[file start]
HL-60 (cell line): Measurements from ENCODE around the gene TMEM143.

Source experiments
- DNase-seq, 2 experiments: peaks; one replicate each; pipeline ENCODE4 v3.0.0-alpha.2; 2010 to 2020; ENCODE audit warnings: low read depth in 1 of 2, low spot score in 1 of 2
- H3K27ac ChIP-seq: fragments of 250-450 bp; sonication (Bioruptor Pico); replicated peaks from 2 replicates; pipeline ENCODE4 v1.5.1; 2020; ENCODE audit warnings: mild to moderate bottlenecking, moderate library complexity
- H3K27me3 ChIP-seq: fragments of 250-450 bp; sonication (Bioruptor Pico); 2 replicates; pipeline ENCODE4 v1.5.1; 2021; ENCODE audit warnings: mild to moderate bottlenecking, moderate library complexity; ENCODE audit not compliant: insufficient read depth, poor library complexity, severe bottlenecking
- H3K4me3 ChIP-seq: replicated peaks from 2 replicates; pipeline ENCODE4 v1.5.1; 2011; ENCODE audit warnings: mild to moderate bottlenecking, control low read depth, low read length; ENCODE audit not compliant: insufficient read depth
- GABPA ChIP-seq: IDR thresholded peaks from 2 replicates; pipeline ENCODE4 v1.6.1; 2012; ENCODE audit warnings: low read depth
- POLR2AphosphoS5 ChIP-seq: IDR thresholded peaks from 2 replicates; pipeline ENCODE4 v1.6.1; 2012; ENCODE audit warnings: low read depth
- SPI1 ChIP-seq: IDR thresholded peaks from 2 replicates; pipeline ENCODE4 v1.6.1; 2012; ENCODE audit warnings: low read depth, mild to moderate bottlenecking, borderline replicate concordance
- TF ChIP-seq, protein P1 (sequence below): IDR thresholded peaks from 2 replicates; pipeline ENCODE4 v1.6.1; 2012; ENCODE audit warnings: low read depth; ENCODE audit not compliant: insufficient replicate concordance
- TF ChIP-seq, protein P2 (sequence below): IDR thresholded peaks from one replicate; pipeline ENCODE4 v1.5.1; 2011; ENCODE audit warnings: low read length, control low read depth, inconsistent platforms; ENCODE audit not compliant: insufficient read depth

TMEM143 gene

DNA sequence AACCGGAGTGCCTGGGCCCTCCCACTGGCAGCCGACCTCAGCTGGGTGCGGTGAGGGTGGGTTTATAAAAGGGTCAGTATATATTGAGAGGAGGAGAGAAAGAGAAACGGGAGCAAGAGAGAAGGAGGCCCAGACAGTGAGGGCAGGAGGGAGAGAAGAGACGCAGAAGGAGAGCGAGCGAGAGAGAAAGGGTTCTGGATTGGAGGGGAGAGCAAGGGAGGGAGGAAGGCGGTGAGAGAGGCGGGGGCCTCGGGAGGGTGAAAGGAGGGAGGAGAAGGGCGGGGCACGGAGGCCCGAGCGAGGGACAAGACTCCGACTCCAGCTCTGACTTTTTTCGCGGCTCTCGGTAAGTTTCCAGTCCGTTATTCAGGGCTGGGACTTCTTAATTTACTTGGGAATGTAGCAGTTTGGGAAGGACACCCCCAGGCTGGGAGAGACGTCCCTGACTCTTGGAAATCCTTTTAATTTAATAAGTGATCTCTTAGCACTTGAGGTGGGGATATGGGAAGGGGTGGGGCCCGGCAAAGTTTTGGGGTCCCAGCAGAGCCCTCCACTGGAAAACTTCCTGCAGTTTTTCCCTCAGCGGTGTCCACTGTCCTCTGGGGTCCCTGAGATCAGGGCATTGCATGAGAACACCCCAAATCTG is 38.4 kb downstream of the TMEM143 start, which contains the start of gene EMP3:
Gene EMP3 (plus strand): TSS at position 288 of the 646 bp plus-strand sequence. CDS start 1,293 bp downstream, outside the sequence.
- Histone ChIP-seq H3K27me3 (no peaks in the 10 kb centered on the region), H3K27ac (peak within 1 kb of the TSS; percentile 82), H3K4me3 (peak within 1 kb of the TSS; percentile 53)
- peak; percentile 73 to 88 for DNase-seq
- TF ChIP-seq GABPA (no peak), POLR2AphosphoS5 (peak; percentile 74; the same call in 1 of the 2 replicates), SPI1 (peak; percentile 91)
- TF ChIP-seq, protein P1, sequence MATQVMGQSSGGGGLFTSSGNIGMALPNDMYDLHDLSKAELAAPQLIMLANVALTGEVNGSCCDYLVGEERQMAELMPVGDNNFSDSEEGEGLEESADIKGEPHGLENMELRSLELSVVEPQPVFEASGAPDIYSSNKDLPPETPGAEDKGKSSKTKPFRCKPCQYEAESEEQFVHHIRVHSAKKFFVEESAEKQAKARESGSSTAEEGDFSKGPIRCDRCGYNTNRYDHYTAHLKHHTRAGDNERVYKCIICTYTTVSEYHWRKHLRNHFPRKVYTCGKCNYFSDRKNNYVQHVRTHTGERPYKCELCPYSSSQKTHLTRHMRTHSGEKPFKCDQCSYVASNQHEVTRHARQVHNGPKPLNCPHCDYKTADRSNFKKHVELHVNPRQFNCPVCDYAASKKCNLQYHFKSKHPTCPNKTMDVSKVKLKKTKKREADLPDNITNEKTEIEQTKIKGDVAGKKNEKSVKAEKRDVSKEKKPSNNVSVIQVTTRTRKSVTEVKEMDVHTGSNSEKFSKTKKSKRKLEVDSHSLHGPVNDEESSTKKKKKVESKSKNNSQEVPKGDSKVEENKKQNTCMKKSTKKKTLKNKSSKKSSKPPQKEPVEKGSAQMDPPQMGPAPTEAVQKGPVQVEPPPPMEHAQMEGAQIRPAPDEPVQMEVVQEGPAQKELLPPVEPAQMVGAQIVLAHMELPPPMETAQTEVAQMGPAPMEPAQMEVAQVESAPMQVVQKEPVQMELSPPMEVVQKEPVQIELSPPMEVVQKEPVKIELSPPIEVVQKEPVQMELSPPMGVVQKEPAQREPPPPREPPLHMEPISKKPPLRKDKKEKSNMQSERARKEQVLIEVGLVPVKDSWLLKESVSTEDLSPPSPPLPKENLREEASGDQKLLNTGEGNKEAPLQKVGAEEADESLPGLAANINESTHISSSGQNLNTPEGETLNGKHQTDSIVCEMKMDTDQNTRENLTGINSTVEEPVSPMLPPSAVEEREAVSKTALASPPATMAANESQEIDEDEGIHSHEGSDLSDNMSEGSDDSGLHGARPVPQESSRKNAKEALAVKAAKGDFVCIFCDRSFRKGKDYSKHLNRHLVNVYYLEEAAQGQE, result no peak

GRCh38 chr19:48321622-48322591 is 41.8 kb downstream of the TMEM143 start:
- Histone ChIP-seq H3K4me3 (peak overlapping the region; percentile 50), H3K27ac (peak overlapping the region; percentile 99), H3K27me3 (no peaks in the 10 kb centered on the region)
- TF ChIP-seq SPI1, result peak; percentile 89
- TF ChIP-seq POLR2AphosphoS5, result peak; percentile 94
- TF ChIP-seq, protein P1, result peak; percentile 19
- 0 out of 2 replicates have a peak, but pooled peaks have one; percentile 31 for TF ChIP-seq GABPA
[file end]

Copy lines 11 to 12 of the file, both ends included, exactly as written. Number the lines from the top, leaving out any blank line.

- TF ChIP-seq, protein P2 (sequence below): IDR thresholded peaks from one replicate; pipeline ENCODE4 v1.5.1; 2011; ENCODE audit warnings: low read length, control low read depth, inconsistent platforms; ENCODE audit not compliant: insufficient read depth

TMEM143 gene